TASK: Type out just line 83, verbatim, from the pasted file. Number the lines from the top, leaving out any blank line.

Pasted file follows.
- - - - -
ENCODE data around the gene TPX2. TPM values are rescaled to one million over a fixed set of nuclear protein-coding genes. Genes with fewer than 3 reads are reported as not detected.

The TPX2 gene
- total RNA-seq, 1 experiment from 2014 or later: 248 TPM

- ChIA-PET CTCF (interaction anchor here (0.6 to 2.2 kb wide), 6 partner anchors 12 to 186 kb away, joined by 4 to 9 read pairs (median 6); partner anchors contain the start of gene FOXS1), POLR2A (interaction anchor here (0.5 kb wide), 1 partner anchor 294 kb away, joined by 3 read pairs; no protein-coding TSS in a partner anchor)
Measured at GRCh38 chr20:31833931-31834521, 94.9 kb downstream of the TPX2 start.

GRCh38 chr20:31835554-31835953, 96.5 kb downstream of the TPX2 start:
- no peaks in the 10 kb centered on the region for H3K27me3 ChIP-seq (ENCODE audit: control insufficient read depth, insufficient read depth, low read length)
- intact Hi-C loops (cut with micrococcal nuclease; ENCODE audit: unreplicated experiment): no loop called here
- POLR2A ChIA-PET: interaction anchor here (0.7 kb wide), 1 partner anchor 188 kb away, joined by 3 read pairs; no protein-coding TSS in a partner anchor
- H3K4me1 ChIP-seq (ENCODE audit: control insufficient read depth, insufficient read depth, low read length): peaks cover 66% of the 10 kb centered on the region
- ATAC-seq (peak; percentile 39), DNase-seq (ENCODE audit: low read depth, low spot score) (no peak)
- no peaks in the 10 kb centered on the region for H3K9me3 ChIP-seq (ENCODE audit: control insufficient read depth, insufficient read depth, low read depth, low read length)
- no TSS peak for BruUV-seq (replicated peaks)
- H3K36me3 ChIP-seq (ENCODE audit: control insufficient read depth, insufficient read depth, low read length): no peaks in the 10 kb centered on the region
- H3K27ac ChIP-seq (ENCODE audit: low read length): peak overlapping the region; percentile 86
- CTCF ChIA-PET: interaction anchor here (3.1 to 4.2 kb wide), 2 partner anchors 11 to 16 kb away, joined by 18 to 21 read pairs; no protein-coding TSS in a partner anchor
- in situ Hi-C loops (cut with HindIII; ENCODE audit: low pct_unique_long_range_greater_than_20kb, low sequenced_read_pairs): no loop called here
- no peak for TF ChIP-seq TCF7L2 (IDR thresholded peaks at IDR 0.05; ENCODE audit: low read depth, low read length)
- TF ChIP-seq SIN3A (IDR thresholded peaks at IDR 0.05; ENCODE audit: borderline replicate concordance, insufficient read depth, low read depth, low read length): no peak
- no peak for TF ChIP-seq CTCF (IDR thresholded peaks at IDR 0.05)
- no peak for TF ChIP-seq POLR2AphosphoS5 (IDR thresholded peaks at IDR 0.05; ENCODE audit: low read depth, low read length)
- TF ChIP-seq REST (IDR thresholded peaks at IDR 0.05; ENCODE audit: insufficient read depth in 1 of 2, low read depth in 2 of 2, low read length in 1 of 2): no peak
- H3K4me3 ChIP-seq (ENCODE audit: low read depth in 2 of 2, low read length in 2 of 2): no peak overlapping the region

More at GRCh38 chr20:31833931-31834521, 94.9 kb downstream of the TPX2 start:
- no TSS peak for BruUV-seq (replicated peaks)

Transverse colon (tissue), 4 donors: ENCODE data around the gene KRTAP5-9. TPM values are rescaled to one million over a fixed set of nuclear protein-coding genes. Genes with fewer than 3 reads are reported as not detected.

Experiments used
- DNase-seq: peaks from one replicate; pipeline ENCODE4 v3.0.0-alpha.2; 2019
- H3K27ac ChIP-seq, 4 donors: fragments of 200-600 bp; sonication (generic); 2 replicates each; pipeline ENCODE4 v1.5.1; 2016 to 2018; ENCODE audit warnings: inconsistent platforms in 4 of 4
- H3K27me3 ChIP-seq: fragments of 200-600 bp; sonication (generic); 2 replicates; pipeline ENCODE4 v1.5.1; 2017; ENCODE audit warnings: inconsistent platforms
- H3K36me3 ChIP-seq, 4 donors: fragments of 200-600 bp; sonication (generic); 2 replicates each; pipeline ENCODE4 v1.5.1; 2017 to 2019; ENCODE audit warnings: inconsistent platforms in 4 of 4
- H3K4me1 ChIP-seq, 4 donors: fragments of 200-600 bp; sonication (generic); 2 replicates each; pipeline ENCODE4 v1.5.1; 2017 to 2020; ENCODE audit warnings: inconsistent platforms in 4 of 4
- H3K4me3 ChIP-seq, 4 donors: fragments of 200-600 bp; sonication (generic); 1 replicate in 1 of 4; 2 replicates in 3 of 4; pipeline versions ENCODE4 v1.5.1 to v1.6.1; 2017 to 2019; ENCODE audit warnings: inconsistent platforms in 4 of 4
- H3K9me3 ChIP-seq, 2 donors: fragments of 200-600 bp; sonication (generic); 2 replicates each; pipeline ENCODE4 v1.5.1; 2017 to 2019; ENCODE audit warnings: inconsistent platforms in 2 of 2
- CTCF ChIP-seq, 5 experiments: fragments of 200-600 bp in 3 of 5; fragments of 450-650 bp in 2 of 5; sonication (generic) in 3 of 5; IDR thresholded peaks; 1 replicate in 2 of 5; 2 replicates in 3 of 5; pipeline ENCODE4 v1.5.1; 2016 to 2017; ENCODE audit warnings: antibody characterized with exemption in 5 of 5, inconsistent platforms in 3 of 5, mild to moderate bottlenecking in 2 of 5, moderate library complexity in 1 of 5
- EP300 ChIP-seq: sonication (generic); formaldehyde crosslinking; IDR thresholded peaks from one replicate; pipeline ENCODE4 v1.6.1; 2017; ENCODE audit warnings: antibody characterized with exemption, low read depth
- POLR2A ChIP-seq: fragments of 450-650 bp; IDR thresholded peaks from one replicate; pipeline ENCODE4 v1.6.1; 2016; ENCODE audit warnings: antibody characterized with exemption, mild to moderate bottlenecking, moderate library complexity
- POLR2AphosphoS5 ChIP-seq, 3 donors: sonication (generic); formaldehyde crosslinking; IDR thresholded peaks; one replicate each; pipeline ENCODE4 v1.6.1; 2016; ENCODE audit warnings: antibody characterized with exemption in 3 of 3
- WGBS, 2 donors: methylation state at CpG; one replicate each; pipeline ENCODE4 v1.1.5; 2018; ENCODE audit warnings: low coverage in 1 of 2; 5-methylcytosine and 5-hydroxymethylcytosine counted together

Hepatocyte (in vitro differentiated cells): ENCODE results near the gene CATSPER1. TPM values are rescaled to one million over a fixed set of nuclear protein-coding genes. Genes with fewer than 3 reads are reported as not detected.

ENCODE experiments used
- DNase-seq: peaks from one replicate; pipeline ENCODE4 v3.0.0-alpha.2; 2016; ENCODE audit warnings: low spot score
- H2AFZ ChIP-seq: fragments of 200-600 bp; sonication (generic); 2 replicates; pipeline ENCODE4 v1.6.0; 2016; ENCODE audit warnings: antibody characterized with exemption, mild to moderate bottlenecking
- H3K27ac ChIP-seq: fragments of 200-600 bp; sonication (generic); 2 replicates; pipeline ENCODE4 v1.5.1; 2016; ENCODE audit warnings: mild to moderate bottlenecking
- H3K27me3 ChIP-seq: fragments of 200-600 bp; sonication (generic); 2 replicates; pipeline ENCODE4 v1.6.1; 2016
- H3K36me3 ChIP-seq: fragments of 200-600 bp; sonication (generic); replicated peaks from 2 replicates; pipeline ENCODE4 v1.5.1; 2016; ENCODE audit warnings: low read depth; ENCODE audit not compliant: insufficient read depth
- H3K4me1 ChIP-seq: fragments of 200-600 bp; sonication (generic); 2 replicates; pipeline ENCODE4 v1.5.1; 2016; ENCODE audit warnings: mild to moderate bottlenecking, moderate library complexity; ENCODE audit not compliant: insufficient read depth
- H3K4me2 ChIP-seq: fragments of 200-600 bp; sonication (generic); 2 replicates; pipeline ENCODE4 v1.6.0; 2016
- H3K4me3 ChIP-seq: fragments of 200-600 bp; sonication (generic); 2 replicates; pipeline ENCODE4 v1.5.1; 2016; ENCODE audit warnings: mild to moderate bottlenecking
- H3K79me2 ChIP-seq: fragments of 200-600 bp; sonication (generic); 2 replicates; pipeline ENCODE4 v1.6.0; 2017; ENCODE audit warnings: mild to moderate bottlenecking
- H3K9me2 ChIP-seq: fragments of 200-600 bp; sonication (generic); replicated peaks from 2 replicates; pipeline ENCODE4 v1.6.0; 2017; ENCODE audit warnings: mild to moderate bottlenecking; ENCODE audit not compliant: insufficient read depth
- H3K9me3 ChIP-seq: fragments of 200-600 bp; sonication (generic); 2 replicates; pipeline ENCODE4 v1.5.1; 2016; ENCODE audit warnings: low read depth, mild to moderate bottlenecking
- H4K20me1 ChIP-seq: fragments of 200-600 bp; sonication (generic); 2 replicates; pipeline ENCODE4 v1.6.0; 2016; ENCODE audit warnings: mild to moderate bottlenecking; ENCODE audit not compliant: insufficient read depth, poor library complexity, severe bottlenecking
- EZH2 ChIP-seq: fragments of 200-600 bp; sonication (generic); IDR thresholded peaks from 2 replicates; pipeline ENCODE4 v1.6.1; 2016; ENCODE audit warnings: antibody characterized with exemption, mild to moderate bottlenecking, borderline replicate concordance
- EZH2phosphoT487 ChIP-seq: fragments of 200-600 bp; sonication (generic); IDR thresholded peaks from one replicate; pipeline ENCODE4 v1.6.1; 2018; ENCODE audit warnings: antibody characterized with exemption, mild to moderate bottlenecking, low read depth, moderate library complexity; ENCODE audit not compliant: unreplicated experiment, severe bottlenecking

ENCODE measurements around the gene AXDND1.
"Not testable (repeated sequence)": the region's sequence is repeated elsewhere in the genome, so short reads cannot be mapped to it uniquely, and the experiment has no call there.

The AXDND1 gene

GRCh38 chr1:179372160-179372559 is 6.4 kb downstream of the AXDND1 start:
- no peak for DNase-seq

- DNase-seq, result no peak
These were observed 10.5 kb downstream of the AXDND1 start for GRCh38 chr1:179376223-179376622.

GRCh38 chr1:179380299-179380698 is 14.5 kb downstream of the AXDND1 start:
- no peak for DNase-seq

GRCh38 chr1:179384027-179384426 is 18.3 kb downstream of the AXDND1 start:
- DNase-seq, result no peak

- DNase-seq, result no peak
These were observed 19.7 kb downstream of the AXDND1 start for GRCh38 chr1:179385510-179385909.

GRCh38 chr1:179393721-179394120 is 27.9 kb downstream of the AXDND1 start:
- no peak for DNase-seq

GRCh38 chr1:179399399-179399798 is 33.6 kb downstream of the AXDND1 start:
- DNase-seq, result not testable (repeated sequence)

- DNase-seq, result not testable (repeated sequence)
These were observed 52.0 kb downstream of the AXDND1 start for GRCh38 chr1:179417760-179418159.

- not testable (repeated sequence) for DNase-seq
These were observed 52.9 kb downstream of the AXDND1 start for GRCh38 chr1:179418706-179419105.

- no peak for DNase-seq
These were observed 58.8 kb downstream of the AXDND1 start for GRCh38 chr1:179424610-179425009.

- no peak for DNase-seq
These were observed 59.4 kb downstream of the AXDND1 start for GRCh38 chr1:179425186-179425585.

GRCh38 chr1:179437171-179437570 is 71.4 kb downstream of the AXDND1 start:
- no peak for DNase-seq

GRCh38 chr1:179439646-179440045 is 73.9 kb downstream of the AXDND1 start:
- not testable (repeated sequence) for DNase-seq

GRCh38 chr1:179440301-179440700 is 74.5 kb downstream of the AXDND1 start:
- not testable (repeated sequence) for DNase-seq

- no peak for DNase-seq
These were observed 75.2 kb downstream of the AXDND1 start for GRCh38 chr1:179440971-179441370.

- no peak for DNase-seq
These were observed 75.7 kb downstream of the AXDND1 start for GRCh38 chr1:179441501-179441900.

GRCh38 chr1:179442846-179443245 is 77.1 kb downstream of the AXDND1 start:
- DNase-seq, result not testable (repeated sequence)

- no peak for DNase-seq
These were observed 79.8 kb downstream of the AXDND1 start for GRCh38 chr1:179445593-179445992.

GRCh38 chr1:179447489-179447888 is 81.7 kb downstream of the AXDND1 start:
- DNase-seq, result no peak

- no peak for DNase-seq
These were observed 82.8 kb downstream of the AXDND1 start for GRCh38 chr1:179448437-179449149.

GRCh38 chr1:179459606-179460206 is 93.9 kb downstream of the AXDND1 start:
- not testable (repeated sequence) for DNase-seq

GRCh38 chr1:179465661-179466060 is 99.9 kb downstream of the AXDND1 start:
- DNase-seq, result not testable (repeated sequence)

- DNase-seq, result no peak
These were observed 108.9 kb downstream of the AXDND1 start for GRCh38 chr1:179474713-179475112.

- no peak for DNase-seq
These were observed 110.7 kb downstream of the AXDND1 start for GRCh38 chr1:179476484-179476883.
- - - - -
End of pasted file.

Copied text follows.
GRCh38 chr1:179439646-179440045 is 73.9 kb downstream of the AXDND1 start: